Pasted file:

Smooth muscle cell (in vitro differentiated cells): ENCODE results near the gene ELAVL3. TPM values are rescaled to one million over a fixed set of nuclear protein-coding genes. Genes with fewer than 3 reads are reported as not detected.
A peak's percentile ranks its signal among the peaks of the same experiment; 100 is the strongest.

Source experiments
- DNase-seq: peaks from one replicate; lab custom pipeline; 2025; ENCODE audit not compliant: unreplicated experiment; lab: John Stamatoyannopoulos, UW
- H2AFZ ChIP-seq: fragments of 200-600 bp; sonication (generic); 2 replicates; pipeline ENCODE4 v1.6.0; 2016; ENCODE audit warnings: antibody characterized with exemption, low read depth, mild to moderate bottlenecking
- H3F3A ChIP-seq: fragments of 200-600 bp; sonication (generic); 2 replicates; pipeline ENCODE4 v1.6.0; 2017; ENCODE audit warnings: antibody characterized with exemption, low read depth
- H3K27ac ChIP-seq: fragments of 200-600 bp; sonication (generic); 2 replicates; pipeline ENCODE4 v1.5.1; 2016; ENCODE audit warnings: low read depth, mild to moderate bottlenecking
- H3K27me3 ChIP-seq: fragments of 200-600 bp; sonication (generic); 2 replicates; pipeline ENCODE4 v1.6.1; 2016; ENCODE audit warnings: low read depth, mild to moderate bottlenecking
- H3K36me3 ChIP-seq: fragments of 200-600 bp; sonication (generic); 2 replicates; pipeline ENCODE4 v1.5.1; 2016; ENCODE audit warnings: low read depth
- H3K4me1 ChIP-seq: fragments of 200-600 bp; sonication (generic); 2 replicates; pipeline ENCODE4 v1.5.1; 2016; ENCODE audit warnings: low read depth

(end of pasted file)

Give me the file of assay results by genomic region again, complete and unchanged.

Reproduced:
Smooth muscle cell (in vitro differentiated cells): ENCODE results near the gene ELAVL3. TPM values are rescaled to one million over a fixed set of nuclear protein-coding genes. Genes with fewer than 3 reads are reported as not detected.
A peak's percentile ranks its signal among the peaks of the same experiment; 100 is the strongest.

Source experiments
- DNase-seq: peaks from one replicate; lab custom pipeline; 2025; ENCODE audit not compliant: unreplicated experiment; lab: John Stamatoyannopoulos, UW
- H2AFZ ChIP-seq: fragments of 200-600 bp; sonication (generic); 2 replicates; pipeline ENCODE4 v1.6.0; 2016; ENCODE audit warnings: antibody characterized with exemption, low read depth, mild to moderate bottlenecking
- H3F3A ChIP-seq: fragments of 200-600 bp; sonication (generic); 2 replicates; pipeline ENCODE4 v1.6.0; 2017; ENCODE audit warnings: antibody characterized with exemption, low read depth
- H3K27ac ChIP-seq: fragments of 200-600 bp; sonication (generic); 2 replicates; pipeline ENCODE4 v1.5.1; 2016; ENCODE audit warnings: low read depth, mild to moderate bottlenecking
- H3K27me3 ChIP-seq: fragments of 200-600 bp; sonication (generic); 2 replicates; pipeline ENCODE4 v1.6.1; 2016; ENCODE audit warnings: low read depth, mild to moderate bottlenecking
- H3K36me3 ChIP-seq: fragments of 200-600 bp; sonication (generic); 2 replicates; pipeline ENCODE4 v1.5.1; 2016; ENCODE audit warnings: low read depth
- H3K4me1 ChIP-seq: fragments of 200-600 bp; sonication (generic); 2 replicates; pipeline ENCODE4 v1.5.1; 2016; ENCODE audit warnings: low read depth